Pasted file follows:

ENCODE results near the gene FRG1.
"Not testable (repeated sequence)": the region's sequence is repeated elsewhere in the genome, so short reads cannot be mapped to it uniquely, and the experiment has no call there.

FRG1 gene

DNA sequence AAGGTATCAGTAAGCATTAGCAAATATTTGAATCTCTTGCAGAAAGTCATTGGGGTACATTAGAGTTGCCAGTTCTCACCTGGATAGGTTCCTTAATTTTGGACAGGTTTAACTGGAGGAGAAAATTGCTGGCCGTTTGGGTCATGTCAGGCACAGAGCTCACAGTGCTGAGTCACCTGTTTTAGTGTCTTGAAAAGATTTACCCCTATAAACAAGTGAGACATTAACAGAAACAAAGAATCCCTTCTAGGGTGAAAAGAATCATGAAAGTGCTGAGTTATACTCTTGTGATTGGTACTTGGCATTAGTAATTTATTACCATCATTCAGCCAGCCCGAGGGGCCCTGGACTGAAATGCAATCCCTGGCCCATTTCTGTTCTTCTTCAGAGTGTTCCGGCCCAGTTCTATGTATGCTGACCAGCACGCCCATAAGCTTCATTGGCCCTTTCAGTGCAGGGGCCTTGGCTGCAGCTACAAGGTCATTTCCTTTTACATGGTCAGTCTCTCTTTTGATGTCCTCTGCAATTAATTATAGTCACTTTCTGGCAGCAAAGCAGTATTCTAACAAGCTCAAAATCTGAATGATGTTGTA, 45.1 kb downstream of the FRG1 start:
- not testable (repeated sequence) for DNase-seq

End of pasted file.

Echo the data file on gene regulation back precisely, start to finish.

ENCODE results near the gene FRG1.
"Not testable (repeated sequence)": the region's sequence is repeated elsewhere in the genome, so short reads cannot be mapped to it uniquely, and the experiment has no call there.

FRG1 gene

DNA sequence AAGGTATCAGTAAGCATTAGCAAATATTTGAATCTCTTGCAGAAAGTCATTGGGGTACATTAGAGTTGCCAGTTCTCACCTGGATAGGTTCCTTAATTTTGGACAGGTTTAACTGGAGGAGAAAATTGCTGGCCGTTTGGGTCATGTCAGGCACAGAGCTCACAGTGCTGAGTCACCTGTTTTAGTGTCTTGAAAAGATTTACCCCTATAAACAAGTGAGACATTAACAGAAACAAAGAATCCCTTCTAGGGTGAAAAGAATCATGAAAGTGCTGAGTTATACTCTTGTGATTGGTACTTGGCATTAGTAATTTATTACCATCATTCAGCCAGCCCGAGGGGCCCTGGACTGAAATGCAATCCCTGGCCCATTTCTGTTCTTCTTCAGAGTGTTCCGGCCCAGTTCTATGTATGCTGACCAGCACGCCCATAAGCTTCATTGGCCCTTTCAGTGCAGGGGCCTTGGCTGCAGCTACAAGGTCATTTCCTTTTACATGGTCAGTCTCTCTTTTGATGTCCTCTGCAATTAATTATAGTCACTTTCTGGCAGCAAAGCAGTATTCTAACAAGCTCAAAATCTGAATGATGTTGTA, 45.1 kb downstream of the FRG1 start:
- not testable (repeated sequence) for DNase-seq